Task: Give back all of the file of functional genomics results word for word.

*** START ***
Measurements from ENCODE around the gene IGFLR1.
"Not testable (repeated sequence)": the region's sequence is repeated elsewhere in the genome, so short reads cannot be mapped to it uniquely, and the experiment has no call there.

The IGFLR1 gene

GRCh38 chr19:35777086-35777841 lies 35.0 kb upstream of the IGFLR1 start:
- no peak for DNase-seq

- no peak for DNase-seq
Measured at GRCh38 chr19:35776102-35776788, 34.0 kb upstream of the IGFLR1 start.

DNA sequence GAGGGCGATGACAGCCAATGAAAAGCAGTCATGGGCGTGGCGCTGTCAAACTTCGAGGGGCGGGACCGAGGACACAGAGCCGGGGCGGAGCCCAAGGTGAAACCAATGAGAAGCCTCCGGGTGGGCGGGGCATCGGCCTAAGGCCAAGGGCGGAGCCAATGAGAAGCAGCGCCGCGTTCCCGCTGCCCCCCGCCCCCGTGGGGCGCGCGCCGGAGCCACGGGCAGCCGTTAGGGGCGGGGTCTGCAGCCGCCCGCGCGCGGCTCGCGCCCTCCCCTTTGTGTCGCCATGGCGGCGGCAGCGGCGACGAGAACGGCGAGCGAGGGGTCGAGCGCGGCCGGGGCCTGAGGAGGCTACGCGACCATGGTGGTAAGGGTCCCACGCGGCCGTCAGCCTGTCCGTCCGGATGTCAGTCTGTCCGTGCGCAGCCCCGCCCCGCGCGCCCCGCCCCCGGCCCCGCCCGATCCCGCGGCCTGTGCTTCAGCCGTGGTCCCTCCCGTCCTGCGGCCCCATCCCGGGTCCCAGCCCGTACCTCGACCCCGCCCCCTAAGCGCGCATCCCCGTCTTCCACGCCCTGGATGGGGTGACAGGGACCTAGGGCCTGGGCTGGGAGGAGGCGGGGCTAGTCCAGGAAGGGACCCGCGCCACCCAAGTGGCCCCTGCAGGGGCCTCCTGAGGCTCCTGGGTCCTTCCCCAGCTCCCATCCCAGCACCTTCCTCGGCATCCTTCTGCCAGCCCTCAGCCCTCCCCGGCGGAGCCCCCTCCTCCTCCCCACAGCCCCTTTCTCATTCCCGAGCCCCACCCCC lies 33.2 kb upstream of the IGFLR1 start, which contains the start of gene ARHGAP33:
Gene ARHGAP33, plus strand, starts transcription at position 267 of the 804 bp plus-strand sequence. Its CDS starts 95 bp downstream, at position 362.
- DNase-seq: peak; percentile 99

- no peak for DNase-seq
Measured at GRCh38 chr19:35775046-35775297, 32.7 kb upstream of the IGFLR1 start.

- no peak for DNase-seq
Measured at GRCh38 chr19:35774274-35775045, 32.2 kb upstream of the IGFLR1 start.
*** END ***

Measurements from ENCODE around the gene IGFLR1.
"Not testable (repeated sequence)": the region's sequence is repeated elsewhere in the genome, so short reads cannot be mapped to it uniquely, and the experiment has no call there.

The IGFLR1 gene

GRCh38 chr19:35777086-35777841 lies 35.0 kb upstream of the IGFLR1 start:
- no peak for DNase-seq

- no peak for DNase-seq
Measured at GRCh38 chr19:35776102-35776788, 34.0 kb upstream of the IGFLR1 start.

DNA sequence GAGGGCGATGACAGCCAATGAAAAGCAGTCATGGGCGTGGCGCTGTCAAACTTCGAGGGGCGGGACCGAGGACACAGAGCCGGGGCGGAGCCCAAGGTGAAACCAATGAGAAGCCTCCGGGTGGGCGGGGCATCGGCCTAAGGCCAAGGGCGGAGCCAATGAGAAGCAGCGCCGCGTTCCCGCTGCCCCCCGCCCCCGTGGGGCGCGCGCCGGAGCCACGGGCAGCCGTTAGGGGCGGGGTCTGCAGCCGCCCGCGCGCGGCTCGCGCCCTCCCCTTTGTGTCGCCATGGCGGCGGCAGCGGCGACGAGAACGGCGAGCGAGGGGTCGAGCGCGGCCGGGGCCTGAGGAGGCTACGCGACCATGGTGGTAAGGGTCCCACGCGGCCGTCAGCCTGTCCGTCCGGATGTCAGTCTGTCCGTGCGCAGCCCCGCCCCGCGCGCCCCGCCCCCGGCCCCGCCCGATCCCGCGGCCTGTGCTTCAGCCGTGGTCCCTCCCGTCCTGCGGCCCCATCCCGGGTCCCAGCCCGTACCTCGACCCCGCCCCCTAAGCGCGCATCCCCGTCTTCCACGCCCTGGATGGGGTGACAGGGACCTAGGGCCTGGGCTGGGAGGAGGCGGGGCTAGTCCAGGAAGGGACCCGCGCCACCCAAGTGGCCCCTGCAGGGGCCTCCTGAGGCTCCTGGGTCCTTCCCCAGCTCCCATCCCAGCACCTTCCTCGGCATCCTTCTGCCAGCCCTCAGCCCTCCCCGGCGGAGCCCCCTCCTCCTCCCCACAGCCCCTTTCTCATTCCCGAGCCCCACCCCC lies 33.2 kb upstream of the IGFLR1 start, which contains the start of gene ARHGAP33:
Gene ARHGAP33, plus strand, starts transcription at position 267 of the 804 bp plus-strand sequence. Its CDS starts 95 bp downstream, at position 362.
- DNase-seq: peak; percentile 99

- no peak for DNase-seq
Measured at GRCh38 chr19:35775046-35775297, 32.7 kb upstream of the IGFLR1 start.

- no peak for DNase-seq
Measured at GRCh38 chr19:35774274-35775045, 32.2 kb upstream of the IGFLR1 start.